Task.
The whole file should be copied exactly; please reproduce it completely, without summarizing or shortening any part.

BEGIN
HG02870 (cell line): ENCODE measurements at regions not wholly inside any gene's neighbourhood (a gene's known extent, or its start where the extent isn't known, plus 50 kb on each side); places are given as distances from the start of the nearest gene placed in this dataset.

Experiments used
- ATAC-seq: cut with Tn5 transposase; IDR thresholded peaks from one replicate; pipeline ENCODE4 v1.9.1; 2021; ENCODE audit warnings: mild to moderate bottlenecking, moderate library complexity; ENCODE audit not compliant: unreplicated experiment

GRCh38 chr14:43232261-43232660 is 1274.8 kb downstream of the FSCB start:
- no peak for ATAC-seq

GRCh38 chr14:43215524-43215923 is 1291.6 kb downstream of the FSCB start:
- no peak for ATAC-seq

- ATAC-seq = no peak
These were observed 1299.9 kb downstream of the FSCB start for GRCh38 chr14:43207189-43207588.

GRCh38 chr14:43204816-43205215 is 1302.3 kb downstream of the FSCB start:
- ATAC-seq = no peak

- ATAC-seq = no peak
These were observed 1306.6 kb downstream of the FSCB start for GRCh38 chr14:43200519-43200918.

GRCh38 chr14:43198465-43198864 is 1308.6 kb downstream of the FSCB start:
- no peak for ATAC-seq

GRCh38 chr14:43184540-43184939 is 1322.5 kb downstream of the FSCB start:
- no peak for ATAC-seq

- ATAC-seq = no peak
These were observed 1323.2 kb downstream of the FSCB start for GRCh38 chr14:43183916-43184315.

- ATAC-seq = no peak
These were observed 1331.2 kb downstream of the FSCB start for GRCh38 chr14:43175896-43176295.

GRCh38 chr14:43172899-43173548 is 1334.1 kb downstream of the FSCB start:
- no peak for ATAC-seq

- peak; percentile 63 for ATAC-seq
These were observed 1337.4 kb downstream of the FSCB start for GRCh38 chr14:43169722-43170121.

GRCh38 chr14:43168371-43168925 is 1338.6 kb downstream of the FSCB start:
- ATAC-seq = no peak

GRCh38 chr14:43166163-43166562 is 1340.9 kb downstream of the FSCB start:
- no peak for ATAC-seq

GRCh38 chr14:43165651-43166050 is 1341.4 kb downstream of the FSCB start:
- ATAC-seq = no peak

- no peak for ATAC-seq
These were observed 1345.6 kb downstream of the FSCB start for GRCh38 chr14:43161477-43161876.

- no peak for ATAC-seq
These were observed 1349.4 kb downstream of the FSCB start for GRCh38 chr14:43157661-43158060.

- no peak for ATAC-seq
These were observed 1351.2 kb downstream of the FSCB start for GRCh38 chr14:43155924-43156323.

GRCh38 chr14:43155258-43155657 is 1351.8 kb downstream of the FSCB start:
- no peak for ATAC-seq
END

HG02870 (cell line): ENCODE measurements at regions not wholly inside any gene's neighbourhood (a gene's known extent, or its start where the extent isn't known, plus 50 kb on each side); places are given as distances from the start of the nearest gene placed in this dataset.

Experiments used
- ATAC-seq: cut with Tn5 transposase; IDR thresholded peaks from one replicate; pipeline ENCODE4 v1.9.1; 2021; ENCODE audit warnings: mild to moderate bottlenecking, moderate library complexity; ENCODE audit not compliant: unreplicated experiment

GRCh38 chr14:43232261-43232660 is 1274.8 kb downstream of the FSCB start:
- no peak for ATAC-seq

GRCh38 chr14:43215524-43215923 is 1291.6 kb downstream of the FSCB start:
- no peak for ATAC-seq

- ATAC-seq = no peak
These were observed 1299.9 kb downstream of the FSCB start for GRCh38 chr14:43207189-43207588.

GRCh38 chr14:43204816-43205215 is 1302.3 kb downstream of the FSCB start:
- ATAC-seq = no peak

- ATAC-seq = no peak
These were observed 1306.6 kb downstream of the FSCB start for GRCh38 chr14:43200519-43200918.

GRCh38 chr14:43198465-43198864 is 1308.6 kb downstream of the FSCB start:
- no peak for ATAC-seq

GRCh38 chr14:43184540-43184939 is 1322.5 kb downstream of the FSCB start:
- no peak for ATAC-seq

- ATAC-seq = no peak
These were observed 1323.2 kb downstream of the FSCB start for GRCh38 chr14:43183916-43184315.

- ATAC-seq = no peak
These were observed 1331.2 kb downstream of the FSCB start for GRCh38 chr14:43175896-43176295.

GRCh38 chr14:43172899-43173548 is 1334.1 kb downstream of the FSCB start:
- no peak for ATAC-seq

- peak; percentile 63 for ATAC-seq
These were observed 1337.4 kb downstream of the FSCB start for GRCh38 chr14:43169722-43170121.

GRCh38 chr14:43168371-43168925 is 1338.6 kb downstream of the FSCB start:
- ATAC-seq = no peak

GRCh38 chr14:43166163-43166562 is 1340.9 kb downstream of the FSCB start:
- no peak for ATAC-seq

GRCh38 chr14:43165651-43166050 is 1341.4 kb downstream of the FSCB start:
- ATAC-seq = no peak

- no peak for ATAC-seq
These were observed 1345.6 kb downstream of the FSCB start for GRCh38 chr14:43161477-43161876.

- no peak for ATAC-seq
These were observed 1349.4 kb downstream of the FSCB start for GRCh38 chr14:43157661-43158060.

- no peak for ATAC-seq
These were observed 1351.2 kb downstream of the FSCB start for GRCh38 chr14:43155924-43156323.

GRCh38 chr14:43155258-43155657 is 1351.8 kb downstream of the FSCB start:
- no peak for ATAC-seq